What Being a Nanny Means to Me

Photo courtesy of Sarah Faria.

Photo courtesy of Sarah Faria.


Being a nanny is not all the “glitz and glamour” that it appears to be when parental cheating scandals are exposed on TMZ. It's not private jets and family vacations to run on the beach with kids every other month. It's not driving expensive $100,000 cars to drop kids off at school or run to the grocery store for organic lettuce. It's not getting your makeup and hair done before you go to a toddler and me yoga class while sipping lattes with your nanny friends. It's not letting kids watch television all day, so you can sit on social media “liking” pictures of everyone you know. It's much more difficult than all of that.

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I've been a nanny for almost a decade now, working for families that have appreciated every single thing I did, and of course some that still barely acknowledge my existence, even though I single handedly raised their children because they were always "busy," and of all the things it's taught me, being reliable, being responsible, and being a role model are at the top of the list. While most employees have co-workers and others who they can rely on when things are tough, nannies don't. I don't get to call someone to cover my shift if I didn't sleep well the night before, or if I stayed out late all weekend. I don't get to leave early because the kids have been whining all day, making up the hours another time. I don't get to sit in a break room and complain to my peers about all the bad bosses I've had. I don't get to call in sick last minute because I AM the coverage, I AM the backup, I am the child care the parents rely on.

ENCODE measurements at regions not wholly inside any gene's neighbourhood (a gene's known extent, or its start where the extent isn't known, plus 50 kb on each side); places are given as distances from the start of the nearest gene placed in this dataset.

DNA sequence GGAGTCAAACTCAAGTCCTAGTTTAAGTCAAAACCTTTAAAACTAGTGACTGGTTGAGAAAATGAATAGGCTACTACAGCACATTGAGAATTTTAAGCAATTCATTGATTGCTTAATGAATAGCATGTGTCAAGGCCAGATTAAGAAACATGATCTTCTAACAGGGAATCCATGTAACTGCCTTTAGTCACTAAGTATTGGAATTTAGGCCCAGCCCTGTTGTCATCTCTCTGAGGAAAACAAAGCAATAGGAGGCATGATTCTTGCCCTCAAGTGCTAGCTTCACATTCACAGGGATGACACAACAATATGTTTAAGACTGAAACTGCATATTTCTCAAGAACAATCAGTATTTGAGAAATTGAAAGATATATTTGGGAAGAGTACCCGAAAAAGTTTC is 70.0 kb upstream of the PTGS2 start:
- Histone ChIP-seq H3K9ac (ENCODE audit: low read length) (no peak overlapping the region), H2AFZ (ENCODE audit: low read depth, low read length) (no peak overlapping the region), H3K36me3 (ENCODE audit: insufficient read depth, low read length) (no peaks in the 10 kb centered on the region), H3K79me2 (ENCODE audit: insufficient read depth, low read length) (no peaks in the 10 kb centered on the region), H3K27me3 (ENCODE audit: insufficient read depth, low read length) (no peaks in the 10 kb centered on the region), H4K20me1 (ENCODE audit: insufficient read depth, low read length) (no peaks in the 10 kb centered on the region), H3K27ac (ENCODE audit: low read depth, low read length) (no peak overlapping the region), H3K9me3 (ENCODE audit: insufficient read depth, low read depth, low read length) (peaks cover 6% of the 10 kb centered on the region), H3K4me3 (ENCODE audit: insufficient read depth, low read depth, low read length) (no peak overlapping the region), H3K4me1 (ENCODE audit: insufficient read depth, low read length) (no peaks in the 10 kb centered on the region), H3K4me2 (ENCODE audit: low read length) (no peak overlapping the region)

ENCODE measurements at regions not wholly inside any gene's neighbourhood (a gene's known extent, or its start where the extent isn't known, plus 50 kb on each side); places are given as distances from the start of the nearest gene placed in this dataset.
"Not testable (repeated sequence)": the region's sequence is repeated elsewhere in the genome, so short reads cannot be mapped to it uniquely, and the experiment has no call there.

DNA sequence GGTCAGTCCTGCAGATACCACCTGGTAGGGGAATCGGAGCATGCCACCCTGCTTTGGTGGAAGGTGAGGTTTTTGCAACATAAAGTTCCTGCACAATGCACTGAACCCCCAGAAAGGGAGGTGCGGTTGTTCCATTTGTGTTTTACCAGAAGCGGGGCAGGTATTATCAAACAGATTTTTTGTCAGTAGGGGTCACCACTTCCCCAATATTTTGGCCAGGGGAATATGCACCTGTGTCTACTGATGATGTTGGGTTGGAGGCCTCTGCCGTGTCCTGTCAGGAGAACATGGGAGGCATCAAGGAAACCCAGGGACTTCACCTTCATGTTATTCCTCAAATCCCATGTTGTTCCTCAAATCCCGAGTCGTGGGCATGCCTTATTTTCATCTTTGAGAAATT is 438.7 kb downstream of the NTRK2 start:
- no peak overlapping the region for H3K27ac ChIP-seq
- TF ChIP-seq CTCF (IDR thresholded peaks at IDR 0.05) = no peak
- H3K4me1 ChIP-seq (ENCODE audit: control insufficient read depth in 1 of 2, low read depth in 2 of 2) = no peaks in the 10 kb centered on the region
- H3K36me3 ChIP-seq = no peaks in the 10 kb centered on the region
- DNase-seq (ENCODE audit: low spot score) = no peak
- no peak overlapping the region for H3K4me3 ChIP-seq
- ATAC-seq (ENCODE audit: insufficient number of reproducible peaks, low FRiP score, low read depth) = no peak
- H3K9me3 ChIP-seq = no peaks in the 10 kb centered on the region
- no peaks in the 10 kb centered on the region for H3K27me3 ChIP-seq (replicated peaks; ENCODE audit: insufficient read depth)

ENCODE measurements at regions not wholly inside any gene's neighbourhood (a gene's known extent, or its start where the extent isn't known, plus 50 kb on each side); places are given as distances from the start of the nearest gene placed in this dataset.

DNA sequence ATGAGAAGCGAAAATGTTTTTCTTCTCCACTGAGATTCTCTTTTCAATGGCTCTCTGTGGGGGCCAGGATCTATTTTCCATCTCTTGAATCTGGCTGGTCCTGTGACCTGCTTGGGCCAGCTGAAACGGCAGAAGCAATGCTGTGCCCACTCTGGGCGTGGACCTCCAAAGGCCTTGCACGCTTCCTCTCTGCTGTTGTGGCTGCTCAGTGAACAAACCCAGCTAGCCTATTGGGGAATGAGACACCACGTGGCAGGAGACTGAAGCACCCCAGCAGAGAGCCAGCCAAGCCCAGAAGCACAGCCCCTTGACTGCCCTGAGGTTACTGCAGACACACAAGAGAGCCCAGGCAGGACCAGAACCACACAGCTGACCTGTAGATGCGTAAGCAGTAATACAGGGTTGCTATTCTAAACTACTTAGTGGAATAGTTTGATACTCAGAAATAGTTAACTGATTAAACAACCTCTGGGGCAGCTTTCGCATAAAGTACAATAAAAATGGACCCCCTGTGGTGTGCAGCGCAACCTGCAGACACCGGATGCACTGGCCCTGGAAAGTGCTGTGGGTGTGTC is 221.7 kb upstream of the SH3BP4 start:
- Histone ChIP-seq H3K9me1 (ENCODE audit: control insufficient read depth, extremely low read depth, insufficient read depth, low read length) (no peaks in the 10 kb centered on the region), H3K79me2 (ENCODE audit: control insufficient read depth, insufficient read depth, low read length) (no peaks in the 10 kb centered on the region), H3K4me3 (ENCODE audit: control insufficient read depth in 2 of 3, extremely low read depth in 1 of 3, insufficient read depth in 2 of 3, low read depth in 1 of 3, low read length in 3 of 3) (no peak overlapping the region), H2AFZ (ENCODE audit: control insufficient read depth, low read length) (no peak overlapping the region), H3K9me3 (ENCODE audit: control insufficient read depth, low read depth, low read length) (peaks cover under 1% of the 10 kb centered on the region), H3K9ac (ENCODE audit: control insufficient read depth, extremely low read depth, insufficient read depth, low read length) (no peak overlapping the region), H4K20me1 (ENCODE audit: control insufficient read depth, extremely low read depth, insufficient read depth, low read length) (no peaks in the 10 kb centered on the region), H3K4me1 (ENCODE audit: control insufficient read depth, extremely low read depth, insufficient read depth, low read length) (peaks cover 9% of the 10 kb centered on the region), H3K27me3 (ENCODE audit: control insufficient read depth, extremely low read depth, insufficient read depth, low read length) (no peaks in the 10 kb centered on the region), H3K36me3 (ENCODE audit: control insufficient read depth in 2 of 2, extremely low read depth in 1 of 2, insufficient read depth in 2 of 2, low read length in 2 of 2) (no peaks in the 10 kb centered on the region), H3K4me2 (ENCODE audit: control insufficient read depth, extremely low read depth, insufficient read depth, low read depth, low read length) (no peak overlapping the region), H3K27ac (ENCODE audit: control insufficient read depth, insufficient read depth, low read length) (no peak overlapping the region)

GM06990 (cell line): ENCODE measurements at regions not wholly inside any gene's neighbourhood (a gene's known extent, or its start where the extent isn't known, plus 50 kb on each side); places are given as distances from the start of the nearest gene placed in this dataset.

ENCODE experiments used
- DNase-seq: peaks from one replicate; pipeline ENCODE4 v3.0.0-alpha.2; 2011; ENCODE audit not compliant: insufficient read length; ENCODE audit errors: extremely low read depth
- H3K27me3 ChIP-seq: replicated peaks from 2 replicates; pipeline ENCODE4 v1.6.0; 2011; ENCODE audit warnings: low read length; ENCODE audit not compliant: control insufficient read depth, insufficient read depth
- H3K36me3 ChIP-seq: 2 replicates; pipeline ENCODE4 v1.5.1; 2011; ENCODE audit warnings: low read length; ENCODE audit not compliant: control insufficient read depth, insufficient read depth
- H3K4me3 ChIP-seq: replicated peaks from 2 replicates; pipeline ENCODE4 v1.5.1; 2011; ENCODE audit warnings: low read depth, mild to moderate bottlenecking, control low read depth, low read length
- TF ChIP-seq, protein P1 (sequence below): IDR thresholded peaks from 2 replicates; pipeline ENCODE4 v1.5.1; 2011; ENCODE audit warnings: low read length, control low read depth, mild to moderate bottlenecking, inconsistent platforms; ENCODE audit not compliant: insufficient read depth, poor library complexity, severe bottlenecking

And sure, after ten years on the job I've tagged along on family trips (never to a remote island to lounge around in a private house), I've used parents' cars for outings (ask me how to make a minivan look cool, just ask me), and of course there have been the occasional snuggle and movie days, (but those are few and far between).

Being a nanny requires being able to come into someone else's home to help run the show for them in their absence. It's about having a parent ask you a question about how to do something with their kids, and knowing when they just need to hear they're amazing parents, and when they want to hear your feedback. It's about all the little things along the way that help children grow.

Being a nanny is temper tantrums and changing diapers. It's sleep training a baby, just to have to start from scratch after the weekend. It's crunched up goldfish on the floor that just crumbled in between your toes because the kids didn't pick them up after snack. It's running in circles, even when you're completely out of breath and dizzy, because the kids asked you, "Just one more time please," and you've been working on manners all month, so how can you refuse? It's paint smears on their bodies (and your clothes) after making a Mother's Day card for your boss. It's folding laundry, vacuuming, mopping the floors, and sometimes washing dishes three times in a row because the kids wanted to bake afternoon brownies. It's building castles out of blocks, teaching a kid how to throw a football, practicing spelling each other's name in a workbook, counting all the way to 20, knowing all the words by heart to a book you've read over and over again, tractors, train tracks, science experiments, and everything in between. Because even on my worst days, I'm still a teacher, a chef, a coach, a best friend, a person to cuddle when they're sick and mom's not home, an architect of dump truck sites, a referee for dance-off parties, a Lego master builder, a maid, a human jungle gym, a comedian, a voice of reason when they’re acting up and dad's not going to be back until later, and most importantly the hider of the good snacks.

It's hearing a kid say your name for the first time, cheer for your favorite sports team, or remember a joke you told them a year ago. It's when you run into them at a restaurant with their parents and they run up to you and give you a hug; it's the first time you see a kid complete a task you've been trying to teach them for days upon days. It's being able to love with every single beat of your heart, even though you didn’t give birth to them, knowing that at the end of the day, they're still not yours.

It's letting them make this mess just because they "wanted to" and cleaning it all up before your boss gets home, just so you can come back tomorrow morning to do it all over again.

…And finding out only when you're at the register picking up your pizza on the way home from a long week, that you have stickers from craft time stuck to the side of your arm.